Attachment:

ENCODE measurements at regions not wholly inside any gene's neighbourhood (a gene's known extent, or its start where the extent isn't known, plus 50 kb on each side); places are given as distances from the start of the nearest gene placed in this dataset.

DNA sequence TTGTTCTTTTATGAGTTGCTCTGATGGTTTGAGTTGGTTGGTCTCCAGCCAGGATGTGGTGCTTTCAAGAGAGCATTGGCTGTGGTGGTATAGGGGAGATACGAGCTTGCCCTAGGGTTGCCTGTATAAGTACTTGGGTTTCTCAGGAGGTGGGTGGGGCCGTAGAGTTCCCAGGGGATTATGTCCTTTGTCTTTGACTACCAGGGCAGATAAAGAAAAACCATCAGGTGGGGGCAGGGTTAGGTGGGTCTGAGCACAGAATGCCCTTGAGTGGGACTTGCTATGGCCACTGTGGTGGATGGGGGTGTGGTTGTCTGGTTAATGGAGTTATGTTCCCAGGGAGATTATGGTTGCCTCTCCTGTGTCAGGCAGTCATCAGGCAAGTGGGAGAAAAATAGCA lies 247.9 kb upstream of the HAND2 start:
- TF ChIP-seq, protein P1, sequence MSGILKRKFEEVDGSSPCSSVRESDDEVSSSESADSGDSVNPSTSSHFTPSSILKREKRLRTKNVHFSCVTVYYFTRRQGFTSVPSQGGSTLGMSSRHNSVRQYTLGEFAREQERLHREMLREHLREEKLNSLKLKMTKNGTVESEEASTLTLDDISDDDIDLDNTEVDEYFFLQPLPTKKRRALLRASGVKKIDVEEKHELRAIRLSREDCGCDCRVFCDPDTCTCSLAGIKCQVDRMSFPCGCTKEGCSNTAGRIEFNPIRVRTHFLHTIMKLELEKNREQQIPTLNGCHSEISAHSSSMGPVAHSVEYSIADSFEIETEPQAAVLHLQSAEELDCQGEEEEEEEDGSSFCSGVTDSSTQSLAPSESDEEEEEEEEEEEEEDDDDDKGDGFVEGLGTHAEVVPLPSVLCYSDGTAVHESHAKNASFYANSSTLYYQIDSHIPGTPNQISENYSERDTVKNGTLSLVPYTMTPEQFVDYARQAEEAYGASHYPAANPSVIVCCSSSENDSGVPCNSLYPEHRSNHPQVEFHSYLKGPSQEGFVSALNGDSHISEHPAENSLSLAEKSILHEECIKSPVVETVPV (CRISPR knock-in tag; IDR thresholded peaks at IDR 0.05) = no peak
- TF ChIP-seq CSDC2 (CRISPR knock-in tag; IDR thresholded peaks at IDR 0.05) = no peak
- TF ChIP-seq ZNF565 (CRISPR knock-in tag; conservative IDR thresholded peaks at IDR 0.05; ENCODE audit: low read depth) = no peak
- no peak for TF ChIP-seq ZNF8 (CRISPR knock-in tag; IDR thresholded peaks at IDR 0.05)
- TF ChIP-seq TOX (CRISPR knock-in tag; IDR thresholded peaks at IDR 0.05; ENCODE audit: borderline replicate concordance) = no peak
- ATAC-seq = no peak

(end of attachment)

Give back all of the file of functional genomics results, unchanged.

ENCODE measurements at regions not wholly inside any gene's neighbourhood (a gene's known extent, or its start where the extent isn't known, plus 50 kb on each side); places are given as distances from the start of the nearest gene placed in this dataset.

DNA sequence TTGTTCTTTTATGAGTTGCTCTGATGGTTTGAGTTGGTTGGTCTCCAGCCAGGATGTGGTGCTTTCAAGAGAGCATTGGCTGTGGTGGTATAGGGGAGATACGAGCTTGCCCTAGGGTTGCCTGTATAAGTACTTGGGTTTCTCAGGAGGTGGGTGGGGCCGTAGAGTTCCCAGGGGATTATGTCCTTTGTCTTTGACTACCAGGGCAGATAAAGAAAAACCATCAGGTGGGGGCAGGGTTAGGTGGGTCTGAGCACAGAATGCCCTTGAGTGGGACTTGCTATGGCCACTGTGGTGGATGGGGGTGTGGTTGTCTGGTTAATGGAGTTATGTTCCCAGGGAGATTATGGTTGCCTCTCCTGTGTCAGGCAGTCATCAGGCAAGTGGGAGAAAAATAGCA lies 247.9 kb upstream of the HAND2 start:
- TF ChIP-seq, protein P1, sequence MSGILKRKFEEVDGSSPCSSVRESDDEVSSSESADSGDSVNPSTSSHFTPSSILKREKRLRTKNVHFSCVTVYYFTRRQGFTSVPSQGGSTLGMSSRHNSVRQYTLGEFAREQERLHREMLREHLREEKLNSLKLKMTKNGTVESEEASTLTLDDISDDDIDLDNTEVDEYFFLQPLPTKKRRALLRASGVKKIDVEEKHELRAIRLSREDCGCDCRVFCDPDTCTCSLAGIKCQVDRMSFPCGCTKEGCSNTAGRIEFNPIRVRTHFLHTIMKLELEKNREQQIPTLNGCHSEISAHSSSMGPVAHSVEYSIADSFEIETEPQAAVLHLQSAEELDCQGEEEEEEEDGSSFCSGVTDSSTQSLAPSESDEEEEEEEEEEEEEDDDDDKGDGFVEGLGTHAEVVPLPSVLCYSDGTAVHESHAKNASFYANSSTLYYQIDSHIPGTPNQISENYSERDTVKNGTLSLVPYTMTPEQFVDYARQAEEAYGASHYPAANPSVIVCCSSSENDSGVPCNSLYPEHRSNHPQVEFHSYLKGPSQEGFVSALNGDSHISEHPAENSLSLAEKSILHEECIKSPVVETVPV (CRISPR knock-in tag; IDR thresholded peaks at IDR 0.05) = no peak
- TF ChIP-seq CSDC2 (CRISPR knock-in tag; IDR thresholded peaks at IDR 0.05) = no peak
- TF ChIP-seq ZNF565 (CRISPR knock-in tag; conservative IDR thresholded peaks at IDR 0.05; ENCODE audit: low read depth) = no peak
- no peak for TF ChIP-seq ZNF8 (CRISPR knock-in tag; IDR thresholded peaks at IDR 0.05)
- TF ChIP-seq TOX (CRISPR knock-in tag; IDR thresholded peaks at IDR 0.05; ENCODE audit: borderline replicate concordance) = no peak
- ATAC-seq = no peak